You know, starting high school and starting adult life kind of feel the same way. We are young adults going into a big scary world, not knowing exactly what we want or what we are going to do. It’s scary now, but it will turn out okay. Here are 3 reasons why.


Number one… the future works out because of our character. Things don’t just turn out great on their own; it takes effort on our part. For example, we need to have the character trait of getting outside of out comfort zone. The best things happen when you put yourself out beyond what’s familiar. I’ve met some of the most important people in my life by simply saying hello. I’ve made my most meaningful memories just by signing up for something.
Stepping outside of our comfort zone doesn’t have to be something as drastic as running for student body president of your university or living on your own. It can be doing something as simple as leaving your dorm room door open so people can come in and say hi. Even better is to be the person that walks into someone else’s room and says hi. It can be as simple as deciding to join a rec sports team or community organization. No matter what you decide to do, reaching out and stepping outside of your comfort zone will make a difference in bigger ways than you can ever imagine.


How else do we know that things are going to be okay? Number two… Because failure isn’t final. We may get a job and get fired. We may declare a major only to find out it totally sucks. We may realize that we have to move back home after living on our own. It’s okay.
Failure isn’t final because of this simple principle: “Where we are at today is a result of the decisions we made yesterday. Where we will be tomorrow depends on the decisions we make today.” This is powerful. “Where we are at today is a result of the decisions we made yesterday. Where we will be tomorrow depends on the decisions we make today.” If things are messed up for us today, all we have to do is make different choices and we’ll change the course of our tomorrow. Things are going to be okay.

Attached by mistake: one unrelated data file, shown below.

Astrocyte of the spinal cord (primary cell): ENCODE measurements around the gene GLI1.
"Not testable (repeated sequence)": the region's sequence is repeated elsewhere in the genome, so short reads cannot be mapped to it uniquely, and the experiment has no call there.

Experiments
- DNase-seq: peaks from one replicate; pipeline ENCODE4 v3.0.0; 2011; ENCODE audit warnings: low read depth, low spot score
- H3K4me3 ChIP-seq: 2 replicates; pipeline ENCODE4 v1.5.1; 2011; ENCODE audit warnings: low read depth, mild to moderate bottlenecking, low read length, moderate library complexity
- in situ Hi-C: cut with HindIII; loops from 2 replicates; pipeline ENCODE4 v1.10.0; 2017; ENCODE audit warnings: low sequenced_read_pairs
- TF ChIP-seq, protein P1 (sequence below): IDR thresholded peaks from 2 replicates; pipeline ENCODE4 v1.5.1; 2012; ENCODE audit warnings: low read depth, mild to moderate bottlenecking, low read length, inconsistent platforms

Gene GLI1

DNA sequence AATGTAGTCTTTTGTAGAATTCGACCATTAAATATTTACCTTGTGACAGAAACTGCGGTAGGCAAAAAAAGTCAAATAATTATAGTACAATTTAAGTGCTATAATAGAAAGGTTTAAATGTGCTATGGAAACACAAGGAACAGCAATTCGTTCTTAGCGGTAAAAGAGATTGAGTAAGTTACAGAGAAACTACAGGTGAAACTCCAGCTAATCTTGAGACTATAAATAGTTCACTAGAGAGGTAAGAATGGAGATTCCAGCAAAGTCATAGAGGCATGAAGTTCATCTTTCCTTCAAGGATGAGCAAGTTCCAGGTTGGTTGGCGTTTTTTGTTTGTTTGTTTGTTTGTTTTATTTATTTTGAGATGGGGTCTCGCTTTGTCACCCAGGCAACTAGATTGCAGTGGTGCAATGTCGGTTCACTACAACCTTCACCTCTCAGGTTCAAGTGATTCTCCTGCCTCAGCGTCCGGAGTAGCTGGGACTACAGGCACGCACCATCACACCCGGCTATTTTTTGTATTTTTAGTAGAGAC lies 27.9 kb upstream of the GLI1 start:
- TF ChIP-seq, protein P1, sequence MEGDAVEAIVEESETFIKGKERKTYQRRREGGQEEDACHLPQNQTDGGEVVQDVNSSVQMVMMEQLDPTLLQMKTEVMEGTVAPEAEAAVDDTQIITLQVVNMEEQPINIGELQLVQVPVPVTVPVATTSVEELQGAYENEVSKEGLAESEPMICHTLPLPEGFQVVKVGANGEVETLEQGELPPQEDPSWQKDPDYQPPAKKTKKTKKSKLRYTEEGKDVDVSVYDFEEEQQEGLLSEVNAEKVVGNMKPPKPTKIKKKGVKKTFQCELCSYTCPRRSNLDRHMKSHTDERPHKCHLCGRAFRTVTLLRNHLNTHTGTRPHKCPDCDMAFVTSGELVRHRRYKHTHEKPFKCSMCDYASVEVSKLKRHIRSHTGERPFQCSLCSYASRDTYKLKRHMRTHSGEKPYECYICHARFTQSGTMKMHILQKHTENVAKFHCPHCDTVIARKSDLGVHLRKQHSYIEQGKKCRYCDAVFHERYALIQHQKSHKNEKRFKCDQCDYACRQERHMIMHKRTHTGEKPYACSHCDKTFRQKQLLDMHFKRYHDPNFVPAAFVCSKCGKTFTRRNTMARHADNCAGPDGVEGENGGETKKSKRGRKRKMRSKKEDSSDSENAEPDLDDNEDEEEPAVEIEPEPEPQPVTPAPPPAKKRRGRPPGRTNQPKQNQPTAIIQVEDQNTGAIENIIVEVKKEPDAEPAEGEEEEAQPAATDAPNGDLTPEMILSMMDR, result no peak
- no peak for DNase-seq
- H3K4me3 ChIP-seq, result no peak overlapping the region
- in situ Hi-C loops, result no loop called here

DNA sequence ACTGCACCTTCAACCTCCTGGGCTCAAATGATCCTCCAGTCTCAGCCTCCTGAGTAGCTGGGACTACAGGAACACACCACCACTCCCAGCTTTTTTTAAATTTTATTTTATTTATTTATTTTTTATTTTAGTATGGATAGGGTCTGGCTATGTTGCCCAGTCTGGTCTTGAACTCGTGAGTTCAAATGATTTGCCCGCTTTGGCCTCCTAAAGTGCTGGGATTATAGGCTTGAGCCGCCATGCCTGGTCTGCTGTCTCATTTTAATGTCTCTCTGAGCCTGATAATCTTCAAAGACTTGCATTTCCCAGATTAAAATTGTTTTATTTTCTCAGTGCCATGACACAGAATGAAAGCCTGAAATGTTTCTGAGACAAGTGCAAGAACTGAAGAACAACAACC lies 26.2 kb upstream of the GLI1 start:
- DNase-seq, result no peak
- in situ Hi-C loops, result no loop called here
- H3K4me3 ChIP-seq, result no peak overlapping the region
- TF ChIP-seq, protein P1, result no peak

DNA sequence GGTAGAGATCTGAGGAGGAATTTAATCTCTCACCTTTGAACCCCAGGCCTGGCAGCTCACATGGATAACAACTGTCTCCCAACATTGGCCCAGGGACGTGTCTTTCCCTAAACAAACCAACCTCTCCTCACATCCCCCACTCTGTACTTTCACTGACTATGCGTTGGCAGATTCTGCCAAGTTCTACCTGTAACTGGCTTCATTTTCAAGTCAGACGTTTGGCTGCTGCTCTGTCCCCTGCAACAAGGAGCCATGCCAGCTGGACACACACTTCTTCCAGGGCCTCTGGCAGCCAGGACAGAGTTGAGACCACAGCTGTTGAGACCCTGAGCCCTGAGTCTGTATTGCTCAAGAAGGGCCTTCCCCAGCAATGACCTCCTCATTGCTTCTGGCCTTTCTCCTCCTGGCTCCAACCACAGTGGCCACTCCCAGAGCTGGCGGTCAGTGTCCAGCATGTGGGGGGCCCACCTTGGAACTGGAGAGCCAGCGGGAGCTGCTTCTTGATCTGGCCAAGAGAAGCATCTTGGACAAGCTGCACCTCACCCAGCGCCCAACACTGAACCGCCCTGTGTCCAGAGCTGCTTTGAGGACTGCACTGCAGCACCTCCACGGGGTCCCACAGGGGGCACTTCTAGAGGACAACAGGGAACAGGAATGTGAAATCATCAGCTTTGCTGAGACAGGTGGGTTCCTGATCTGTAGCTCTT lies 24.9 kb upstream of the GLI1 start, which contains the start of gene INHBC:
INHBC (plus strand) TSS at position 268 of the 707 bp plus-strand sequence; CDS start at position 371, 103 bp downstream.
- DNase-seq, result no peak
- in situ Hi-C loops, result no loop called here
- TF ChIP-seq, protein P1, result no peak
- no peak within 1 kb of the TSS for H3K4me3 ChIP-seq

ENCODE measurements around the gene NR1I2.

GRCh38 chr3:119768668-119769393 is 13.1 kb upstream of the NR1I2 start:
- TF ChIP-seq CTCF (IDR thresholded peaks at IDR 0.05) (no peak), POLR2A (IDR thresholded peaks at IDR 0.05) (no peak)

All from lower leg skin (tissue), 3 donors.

Finally, the third reason… Circumstances change, high school friends don’t. Just ask anyone who’s been to a class reunion! Our circumstance will never be the same after tonight. Everything we have known our whole lives is about to change. That is definitely an overwhelming feeling, feeling like this is the “end all be all”… but that’s not the case. Yes our circumstance is changing; we might not be sleeping in our own bed anymore or be involved in the same things we’ve always been involved in, but that doesn’t mean the people around us have to drastically change too.